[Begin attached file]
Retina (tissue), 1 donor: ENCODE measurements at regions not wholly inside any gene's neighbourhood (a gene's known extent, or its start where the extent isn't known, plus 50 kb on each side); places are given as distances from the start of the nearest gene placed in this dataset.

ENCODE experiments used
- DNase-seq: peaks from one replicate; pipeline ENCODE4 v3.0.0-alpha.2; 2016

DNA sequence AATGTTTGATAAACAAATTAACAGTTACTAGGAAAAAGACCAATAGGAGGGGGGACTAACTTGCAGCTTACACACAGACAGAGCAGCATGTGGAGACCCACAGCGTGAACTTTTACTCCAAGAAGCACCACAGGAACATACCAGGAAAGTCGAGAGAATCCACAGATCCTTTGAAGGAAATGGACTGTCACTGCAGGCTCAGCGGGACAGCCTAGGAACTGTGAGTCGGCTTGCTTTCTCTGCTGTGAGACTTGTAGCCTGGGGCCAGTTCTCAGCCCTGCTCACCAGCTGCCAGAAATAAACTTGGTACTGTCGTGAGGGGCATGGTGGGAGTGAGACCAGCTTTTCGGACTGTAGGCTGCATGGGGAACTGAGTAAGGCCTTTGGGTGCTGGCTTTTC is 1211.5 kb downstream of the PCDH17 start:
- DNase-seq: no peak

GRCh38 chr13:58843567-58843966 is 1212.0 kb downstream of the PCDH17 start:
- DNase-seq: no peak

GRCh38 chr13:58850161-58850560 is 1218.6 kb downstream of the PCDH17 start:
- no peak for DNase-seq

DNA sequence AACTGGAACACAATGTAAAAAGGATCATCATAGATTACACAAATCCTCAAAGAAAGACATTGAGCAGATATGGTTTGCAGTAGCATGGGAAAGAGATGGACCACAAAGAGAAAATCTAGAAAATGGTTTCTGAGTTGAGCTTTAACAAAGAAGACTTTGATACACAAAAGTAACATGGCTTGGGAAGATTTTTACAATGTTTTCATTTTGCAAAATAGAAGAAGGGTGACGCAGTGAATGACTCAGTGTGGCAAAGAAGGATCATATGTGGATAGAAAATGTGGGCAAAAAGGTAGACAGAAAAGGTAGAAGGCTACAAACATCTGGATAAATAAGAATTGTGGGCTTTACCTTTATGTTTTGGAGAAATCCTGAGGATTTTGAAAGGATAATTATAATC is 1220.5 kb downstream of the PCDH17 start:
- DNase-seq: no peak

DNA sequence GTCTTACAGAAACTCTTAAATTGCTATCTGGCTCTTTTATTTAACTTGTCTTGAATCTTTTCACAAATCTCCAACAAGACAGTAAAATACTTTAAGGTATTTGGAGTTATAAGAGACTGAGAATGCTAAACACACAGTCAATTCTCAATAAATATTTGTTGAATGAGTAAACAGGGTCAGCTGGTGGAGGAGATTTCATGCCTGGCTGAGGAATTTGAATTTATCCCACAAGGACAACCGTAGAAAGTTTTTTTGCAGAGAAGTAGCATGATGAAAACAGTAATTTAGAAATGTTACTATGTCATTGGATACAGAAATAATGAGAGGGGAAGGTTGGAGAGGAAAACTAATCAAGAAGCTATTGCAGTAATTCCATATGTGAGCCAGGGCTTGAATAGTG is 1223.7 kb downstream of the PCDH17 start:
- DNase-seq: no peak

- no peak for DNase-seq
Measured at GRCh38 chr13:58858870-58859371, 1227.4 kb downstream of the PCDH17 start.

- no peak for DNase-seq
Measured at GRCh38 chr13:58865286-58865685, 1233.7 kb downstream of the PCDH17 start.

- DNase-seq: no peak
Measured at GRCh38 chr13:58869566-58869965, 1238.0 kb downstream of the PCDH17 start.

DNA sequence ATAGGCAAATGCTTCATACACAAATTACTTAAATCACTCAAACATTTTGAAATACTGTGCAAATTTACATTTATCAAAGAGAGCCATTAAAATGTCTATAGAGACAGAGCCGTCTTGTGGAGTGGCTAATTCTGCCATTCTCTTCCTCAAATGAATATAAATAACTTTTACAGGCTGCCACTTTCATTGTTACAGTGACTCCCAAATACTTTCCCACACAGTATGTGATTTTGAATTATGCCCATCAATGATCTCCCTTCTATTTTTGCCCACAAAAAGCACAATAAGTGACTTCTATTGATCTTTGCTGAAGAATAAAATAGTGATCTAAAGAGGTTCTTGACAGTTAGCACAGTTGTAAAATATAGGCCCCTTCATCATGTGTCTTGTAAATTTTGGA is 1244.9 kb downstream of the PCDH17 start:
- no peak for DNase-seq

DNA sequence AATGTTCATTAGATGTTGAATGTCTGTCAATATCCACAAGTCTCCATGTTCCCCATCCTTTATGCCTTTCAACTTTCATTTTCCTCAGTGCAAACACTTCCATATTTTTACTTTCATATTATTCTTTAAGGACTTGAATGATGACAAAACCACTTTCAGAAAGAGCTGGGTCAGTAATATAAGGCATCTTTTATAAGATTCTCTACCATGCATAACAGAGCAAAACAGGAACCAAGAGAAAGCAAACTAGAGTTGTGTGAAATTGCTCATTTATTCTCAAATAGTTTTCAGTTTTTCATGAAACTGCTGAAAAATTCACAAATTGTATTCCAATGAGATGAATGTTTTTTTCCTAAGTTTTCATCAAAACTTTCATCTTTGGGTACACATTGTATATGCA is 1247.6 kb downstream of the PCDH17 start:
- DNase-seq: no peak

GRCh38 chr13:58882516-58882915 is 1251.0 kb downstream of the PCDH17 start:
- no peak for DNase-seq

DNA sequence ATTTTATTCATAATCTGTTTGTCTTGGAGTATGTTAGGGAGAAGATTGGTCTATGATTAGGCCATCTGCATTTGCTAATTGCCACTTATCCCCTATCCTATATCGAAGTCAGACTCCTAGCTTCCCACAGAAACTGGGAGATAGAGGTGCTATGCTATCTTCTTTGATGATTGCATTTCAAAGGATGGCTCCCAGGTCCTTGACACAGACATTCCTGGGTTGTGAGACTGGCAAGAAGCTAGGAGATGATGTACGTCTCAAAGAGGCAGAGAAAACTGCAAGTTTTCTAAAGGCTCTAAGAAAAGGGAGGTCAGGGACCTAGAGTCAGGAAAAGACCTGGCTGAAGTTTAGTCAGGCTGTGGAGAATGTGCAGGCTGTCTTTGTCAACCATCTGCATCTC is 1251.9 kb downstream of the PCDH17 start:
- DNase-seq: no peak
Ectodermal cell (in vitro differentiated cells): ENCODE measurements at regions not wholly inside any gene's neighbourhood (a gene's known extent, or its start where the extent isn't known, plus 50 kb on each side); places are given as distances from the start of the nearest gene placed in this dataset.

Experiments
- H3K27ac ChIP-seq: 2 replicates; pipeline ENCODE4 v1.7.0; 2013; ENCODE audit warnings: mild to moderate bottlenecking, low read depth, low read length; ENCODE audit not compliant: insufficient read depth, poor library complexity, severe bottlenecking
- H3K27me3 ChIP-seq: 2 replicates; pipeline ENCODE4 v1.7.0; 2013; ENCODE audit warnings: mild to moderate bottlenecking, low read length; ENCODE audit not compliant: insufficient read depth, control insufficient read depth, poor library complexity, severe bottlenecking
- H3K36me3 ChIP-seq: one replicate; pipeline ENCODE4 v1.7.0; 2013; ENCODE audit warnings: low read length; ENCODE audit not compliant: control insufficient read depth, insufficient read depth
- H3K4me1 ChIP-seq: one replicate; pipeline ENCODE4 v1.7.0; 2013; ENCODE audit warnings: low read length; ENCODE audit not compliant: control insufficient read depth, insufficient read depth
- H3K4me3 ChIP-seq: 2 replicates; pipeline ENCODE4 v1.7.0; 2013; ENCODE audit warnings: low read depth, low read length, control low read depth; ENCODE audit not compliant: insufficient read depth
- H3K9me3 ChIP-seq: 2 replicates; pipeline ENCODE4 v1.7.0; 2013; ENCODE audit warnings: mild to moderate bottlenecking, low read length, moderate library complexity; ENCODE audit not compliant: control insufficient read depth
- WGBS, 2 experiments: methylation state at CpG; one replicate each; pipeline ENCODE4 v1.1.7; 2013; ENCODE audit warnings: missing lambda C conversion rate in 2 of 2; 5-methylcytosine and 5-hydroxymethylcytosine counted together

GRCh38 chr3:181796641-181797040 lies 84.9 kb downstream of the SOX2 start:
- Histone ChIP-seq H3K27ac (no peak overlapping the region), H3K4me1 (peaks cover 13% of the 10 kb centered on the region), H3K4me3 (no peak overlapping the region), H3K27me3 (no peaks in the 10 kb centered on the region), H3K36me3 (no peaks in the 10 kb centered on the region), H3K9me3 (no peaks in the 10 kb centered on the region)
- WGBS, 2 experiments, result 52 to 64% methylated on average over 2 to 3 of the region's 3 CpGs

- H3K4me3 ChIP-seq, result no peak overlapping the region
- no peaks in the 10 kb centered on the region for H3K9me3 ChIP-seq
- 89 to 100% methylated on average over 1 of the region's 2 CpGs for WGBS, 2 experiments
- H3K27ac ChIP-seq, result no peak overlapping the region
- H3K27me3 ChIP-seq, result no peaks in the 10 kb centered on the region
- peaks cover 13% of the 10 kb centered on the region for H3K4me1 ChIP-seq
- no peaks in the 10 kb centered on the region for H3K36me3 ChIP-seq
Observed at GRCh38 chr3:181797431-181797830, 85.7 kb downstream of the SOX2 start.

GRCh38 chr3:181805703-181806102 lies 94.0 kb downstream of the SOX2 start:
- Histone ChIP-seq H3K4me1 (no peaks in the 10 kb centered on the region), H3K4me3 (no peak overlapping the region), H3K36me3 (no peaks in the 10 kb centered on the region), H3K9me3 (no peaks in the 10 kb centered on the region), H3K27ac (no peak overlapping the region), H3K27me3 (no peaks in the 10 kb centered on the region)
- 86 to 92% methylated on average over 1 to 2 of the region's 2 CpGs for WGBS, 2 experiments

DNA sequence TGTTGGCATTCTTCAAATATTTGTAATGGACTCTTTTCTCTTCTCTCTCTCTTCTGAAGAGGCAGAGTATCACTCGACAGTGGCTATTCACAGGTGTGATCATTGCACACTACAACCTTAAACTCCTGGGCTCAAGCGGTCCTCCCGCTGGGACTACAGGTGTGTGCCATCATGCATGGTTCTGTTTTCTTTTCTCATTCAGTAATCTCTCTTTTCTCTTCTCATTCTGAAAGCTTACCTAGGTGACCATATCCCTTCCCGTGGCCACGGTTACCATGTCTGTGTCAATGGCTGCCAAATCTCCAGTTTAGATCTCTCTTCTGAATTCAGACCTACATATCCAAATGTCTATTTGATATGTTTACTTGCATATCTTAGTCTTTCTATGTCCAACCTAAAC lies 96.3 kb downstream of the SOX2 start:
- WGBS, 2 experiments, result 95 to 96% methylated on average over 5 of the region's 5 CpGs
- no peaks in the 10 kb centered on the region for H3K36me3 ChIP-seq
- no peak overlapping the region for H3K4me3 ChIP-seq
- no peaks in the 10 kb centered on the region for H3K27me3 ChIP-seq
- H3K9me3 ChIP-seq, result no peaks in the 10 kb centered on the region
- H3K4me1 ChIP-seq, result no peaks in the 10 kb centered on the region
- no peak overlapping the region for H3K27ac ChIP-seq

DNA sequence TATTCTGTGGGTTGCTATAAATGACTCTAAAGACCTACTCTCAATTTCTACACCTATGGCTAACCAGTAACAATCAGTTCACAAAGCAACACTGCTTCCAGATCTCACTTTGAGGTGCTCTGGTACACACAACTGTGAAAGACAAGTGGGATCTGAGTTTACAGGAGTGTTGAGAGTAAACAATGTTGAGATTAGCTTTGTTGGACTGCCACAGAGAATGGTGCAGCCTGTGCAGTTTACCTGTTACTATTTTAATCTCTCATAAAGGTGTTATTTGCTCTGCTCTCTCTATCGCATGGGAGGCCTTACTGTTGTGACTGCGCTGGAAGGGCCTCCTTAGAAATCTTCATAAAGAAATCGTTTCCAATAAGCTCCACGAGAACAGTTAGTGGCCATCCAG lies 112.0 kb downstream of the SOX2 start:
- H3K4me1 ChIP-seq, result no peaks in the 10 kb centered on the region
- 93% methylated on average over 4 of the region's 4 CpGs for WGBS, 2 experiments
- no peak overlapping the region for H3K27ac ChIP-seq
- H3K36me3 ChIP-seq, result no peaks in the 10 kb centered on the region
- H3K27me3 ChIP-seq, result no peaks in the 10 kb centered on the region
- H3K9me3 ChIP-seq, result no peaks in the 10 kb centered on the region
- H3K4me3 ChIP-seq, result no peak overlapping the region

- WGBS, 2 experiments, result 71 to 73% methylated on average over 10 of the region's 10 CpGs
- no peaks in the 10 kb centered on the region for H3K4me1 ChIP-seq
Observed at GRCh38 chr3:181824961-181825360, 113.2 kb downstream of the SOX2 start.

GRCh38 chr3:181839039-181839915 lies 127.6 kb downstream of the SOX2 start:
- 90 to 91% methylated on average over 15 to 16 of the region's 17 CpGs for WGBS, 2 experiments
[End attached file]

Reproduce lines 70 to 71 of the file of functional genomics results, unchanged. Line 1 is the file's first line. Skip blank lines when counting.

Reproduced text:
GRCh38 chr3:181839039-181839915 lies 127.6 kb downstream of the SOX2 start:
- 90 to 91% methylated on average over 15 to 16 of the region's 17 CpGs for WGBS, 2 experiments